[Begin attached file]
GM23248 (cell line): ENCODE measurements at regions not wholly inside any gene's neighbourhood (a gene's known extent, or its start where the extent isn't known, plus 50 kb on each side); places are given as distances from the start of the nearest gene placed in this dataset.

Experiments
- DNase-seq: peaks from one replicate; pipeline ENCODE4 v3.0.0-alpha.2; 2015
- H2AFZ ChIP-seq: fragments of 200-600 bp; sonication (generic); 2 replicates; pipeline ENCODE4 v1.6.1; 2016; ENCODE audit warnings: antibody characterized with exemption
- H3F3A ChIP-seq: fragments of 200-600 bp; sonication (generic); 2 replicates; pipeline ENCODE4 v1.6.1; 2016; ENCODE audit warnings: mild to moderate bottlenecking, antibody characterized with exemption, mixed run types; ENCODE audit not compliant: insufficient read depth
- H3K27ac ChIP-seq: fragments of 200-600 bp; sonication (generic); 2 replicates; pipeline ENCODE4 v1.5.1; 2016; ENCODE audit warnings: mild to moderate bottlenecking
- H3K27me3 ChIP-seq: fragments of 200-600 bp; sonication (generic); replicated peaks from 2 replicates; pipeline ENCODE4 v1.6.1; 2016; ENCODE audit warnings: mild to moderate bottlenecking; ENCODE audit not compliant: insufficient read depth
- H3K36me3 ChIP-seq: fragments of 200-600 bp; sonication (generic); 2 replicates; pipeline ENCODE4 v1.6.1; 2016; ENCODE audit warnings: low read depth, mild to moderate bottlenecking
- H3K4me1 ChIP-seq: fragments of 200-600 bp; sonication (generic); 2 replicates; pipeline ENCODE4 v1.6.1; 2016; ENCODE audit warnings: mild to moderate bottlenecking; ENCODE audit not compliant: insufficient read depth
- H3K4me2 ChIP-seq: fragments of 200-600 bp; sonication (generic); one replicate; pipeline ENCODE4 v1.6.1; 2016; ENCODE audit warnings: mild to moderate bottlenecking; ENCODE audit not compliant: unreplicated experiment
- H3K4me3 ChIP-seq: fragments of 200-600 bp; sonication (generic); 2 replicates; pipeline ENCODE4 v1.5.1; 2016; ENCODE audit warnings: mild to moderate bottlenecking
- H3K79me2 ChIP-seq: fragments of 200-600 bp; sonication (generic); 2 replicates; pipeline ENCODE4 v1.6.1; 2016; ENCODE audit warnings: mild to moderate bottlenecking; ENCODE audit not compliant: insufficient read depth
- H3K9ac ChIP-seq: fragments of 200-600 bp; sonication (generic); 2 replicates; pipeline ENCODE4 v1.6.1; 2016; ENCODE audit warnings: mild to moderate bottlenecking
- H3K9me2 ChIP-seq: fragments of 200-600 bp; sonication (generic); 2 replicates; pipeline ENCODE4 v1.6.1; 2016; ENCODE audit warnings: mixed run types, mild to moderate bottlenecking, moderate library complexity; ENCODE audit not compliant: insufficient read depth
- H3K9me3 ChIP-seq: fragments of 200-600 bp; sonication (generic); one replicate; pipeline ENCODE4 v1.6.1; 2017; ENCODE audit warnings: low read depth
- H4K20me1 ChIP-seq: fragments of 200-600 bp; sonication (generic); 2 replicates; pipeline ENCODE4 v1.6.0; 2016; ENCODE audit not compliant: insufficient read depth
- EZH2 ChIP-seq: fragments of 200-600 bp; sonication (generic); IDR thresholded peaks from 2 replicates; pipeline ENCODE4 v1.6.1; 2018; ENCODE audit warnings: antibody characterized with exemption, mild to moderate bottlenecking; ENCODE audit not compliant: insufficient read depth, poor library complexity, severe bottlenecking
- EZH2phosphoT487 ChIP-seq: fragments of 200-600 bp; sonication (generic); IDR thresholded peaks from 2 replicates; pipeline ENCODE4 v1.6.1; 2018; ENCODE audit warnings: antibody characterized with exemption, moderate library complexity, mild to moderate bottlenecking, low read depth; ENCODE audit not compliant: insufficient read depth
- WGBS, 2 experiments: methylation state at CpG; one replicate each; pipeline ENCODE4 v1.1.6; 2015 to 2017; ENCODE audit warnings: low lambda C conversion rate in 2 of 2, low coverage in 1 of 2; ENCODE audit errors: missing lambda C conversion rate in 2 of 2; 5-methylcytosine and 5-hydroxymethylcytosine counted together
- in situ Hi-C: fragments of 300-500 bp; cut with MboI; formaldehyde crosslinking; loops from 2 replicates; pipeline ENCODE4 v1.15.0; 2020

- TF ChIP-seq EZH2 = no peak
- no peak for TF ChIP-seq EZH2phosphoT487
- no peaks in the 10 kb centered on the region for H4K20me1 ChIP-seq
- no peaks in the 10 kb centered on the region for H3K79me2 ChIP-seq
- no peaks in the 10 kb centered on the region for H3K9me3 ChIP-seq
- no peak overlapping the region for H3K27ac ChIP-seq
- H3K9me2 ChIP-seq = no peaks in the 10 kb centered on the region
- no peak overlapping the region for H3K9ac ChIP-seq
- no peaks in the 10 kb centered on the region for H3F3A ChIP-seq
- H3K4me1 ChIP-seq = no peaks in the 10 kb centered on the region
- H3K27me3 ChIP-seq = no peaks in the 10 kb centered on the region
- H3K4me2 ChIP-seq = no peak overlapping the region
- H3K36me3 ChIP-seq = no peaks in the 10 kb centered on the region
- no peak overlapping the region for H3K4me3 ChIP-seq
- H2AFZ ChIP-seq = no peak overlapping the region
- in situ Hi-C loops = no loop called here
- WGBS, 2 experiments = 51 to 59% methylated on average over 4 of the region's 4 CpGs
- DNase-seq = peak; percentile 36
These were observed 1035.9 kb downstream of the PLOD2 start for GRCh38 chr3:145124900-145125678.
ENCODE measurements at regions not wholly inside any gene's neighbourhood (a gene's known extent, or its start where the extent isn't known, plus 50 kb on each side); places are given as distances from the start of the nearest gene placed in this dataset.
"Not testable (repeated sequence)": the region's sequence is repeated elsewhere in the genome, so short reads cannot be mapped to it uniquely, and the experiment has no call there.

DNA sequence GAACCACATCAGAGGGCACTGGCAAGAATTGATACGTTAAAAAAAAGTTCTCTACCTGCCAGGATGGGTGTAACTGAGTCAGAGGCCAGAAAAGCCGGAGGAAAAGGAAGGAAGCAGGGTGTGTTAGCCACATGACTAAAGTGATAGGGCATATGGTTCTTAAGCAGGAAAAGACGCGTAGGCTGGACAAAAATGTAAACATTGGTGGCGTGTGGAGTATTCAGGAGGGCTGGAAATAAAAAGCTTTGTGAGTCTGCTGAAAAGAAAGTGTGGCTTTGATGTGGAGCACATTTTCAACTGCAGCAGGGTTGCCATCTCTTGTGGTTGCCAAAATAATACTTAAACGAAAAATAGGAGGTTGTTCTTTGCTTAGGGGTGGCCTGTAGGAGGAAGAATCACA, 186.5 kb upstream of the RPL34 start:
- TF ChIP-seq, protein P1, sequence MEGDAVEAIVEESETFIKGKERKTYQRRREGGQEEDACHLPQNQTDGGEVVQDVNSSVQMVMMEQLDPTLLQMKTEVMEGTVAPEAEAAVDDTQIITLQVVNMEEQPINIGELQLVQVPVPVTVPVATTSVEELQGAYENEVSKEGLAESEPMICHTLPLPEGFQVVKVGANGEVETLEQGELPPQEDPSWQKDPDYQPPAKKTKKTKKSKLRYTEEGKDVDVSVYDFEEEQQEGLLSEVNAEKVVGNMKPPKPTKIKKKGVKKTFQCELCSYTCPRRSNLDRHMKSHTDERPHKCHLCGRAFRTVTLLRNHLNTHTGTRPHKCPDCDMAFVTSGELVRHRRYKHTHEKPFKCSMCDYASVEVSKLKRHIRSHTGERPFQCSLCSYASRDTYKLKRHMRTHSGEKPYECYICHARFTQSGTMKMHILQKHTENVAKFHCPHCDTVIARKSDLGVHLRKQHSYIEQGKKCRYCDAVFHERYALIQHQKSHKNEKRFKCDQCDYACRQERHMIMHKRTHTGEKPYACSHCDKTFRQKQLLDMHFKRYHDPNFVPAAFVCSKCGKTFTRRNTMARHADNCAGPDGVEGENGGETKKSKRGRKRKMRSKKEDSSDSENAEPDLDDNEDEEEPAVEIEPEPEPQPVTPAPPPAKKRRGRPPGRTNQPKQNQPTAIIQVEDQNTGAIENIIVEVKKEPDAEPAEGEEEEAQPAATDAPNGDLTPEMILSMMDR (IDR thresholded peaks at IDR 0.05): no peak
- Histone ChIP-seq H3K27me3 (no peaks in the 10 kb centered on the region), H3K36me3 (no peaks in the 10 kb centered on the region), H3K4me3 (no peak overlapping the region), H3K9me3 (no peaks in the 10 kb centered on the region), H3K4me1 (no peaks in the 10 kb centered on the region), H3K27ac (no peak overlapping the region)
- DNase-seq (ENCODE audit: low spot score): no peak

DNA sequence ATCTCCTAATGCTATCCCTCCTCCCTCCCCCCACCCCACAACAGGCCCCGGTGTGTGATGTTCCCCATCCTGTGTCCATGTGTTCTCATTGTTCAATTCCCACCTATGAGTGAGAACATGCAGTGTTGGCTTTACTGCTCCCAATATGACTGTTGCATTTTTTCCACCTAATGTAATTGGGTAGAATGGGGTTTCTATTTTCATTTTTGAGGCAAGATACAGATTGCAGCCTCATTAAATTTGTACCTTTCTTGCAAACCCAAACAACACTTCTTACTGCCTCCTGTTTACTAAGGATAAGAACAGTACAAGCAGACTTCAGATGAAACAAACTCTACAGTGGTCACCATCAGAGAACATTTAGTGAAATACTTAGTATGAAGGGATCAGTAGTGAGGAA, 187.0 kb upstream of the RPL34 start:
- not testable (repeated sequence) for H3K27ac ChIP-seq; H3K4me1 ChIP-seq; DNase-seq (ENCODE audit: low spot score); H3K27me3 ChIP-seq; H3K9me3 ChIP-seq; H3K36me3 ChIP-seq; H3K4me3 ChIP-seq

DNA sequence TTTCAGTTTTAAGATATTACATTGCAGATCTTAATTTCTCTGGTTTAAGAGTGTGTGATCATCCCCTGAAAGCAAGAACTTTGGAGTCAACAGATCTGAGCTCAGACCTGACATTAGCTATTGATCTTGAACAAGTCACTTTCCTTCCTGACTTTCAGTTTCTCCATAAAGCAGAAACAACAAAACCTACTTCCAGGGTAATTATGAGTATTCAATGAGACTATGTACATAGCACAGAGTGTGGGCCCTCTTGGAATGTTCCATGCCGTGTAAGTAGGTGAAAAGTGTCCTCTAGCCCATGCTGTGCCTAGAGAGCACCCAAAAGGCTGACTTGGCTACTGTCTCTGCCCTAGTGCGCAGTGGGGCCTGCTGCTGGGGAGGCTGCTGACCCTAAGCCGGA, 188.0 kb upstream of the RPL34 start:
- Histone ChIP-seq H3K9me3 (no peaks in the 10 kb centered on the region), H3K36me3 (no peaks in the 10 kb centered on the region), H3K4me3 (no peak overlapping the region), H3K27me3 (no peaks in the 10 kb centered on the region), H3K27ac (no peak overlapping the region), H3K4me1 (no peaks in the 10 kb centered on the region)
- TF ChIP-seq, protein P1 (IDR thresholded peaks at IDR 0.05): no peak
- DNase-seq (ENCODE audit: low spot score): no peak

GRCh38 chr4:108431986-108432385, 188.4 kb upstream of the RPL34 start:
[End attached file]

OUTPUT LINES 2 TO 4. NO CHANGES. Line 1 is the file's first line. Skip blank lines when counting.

Experiments
- DNase-seq: peaks from one replicate; pipeline ENCODE4 v3.0.0-alpha.2; 2015
- H2AFZ ChIP-seq: fragments of 200-600 bp; sonication (generic); 2 replicates; pipeline ENCODE4 v1.6.1; 2016; ENCODE audit warnings: antibody characterized with exemption